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Published: April 11th 2019
It is already our last day in Samarkand. I was hoping to step into a desert scene, complete with camel caravans, colorfully wrapped traders, and a bustling marketplace. We found two out of three. Mostly what Samarkand is today is a large and vibrantly modern city. The population in these cities in Uzbekistan is slowly growing; as it was in Turkmenistan, new construction is everywhere. So many cars, fine restaurants, young students, beautiful city parks with fresh green grass and flowering trees can be seen, but also old blocklike USSR buildings dot the streets; all this is Samarkand today.
But one can also see domes, mosques, tombs, mausoleums and minarets in Samarkand; it is an ancient city that, like Bukhara, was totally destroyed by Genghis Khan in the 13th century, and rebuilt to become the capital of the famous - or infamous - tyrant emperor Tamerlane/Amir Timur's vast empire. Alexander the Great walked here, and we followed in his footsteps as we explored the beautiful Shaki-Zinda Mausoleum complex, counting the steps to the top. If one's count climbing up is the same as the count going down, then it is believed that the person will be blessed; if the numbers differ, then trouble lies ahead. At first I didn't want to count the steps (many choose not to do that), just in case my numbers came out differently. But joy: they were the same. (How could they not be?) No one is to tell what his/her number count is; I am not sure why, but that is part of the superstition.
Since today was our last full day in Samarkand we visited as many sights (and sites) as could be crammed in to a group's travel day. The Ulugbek observatory was especially interesting to me as I am so fond of studying and enjoying the night skies. Sadly, the observatory had been destroyed by religious fanatics in 1449, but the museum here is very fine. We learned that by using the tools at this observatory in 1437 the exact number of days in a year was accurately calculated to within one minute! And even though the invention of a sextant had been credited much earlier to a Persian, Fazari, they were also improved upon at Ulugbek. One sextant made here that we were able to admire was an astonishing eleven meters long, the largest in the world at that time, built underground to protect it from frequent earthquakes. Other important inventions also appeared here, and some of the writings of those great thinkers of that time have been preserved, and are housed in this surprising little museum.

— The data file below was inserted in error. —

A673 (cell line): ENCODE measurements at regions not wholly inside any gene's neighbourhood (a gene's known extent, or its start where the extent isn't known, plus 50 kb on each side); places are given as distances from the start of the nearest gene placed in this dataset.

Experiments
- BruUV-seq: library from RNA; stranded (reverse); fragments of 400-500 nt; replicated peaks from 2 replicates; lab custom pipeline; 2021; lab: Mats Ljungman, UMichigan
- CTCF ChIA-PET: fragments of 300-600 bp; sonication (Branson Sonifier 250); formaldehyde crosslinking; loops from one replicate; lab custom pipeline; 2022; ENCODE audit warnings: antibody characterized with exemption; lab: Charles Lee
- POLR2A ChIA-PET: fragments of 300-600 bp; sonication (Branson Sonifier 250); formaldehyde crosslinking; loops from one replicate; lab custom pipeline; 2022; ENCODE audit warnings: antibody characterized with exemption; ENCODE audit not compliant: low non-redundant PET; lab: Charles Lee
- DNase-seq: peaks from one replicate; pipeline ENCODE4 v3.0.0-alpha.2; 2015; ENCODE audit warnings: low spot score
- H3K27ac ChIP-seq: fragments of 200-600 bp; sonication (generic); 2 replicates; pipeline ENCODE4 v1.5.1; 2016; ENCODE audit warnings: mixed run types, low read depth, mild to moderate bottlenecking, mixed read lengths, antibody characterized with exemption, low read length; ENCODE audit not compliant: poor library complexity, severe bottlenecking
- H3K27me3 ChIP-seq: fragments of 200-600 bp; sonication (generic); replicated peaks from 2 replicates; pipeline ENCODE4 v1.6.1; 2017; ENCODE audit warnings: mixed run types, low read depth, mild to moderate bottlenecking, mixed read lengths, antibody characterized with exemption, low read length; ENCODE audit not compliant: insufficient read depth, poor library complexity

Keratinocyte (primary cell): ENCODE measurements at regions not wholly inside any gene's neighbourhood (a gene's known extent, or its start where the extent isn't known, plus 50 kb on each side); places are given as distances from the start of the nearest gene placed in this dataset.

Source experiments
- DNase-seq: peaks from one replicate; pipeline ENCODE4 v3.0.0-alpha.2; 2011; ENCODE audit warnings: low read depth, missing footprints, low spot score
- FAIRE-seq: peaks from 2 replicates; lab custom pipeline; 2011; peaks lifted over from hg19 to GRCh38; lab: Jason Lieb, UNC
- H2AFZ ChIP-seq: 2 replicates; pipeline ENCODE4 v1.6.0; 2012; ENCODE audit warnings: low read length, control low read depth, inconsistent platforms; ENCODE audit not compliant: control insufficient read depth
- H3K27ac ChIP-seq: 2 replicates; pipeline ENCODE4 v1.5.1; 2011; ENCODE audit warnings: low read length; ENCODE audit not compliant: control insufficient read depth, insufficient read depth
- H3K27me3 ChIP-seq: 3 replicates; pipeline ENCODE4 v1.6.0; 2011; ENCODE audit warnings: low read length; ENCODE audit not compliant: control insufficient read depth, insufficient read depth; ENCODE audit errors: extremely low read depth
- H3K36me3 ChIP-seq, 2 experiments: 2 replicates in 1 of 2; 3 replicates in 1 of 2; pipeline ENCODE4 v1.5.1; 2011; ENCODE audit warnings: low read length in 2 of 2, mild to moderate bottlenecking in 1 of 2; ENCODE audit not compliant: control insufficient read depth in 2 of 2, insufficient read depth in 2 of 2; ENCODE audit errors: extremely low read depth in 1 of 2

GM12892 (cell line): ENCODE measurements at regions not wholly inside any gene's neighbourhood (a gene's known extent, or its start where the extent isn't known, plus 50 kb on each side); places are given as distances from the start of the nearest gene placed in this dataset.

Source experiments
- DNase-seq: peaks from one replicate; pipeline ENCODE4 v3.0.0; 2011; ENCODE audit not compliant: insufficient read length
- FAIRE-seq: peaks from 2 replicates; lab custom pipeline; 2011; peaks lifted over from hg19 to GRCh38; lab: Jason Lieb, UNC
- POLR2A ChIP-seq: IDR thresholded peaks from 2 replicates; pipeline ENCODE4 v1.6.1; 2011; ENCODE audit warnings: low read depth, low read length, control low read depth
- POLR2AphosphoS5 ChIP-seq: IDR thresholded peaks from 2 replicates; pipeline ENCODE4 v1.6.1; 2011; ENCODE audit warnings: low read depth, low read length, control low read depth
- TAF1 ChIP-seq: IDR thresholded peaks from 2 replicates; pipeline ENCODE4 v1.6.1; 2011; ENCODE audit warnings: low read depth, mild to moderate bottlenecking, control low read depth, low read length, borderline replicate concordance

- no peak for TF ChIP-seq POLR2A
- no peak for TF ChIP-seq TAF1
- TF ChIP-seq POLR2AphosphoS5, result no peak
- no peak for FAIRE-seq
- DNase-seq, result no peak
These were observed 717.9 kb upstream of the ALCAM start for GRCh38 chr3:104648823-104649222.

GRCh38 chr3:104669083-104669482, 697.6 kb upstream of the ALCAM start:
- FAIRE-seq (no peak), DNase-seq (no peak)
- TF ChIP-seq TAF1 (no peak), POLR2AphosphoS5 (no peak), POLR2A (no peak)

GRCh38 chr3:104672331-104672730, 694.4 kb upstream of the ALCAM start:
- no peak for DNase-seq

There is much history here, spanning not only centuries but millennia. This part of the world has been filled with stunningly beautiful art; for me the elaborate designs with dark blues and white on tilework are the most compelling. A Persian influence is apparent in these tiles. They draw me in, and, wherever possible, I touch the ancient walls (this is still allowed), wanting to somehow connect with and feel what life was like in the 11th, 12th, 13th centuries here. What is difficult to reconcile is the modern parts of these cities with the romantic mental pictures I still have of camel caravans walking in single file across the desert, laden with colorful goods to trade, well behaved animals who don't spit or kick or refuse to move if they don't want to, and dusty but basically happy traders walking alongside, all quietly sleeping warmly wrapped up in their gorgeous handwoven and embroidered thick rugs under the cold, starry skies. This was never reality; it is a child's dream. Our elementary geography books did us a disservice. But they were a lovely fiction and perhaps at the root of the reason I chose to travel so far, to see all this for myself.
On the last day in March we again rode the bullet train, this time from Samarkand to Tashkent, the capital of Uzbekistan. It was night when we arrived, so we missed watching the countryside flash by. Tashkent is another very modern city; we had only one day to explore here but that seemed just about enough. Many modern cities can be very similar, interchangeable; I preferred walking in the old inner towns of Khiva, Bukhara, and parts of Samarkand where history can be felt just by being there. That is what I will remember, not the modern city landscapes, but the old walled towns, the smiling people dressed in traditional clothing, the domed bazaar and marketplaces with all their intricately beautiful handmade crafts, the ancient artwork. But even though I have travelled through Silk Road lands now, I still carry the fictional images of colorful camel caravans crossing the vast desert in my persistently imaginative mind's eye. Perhaps this is to be expected. And enjoyed.
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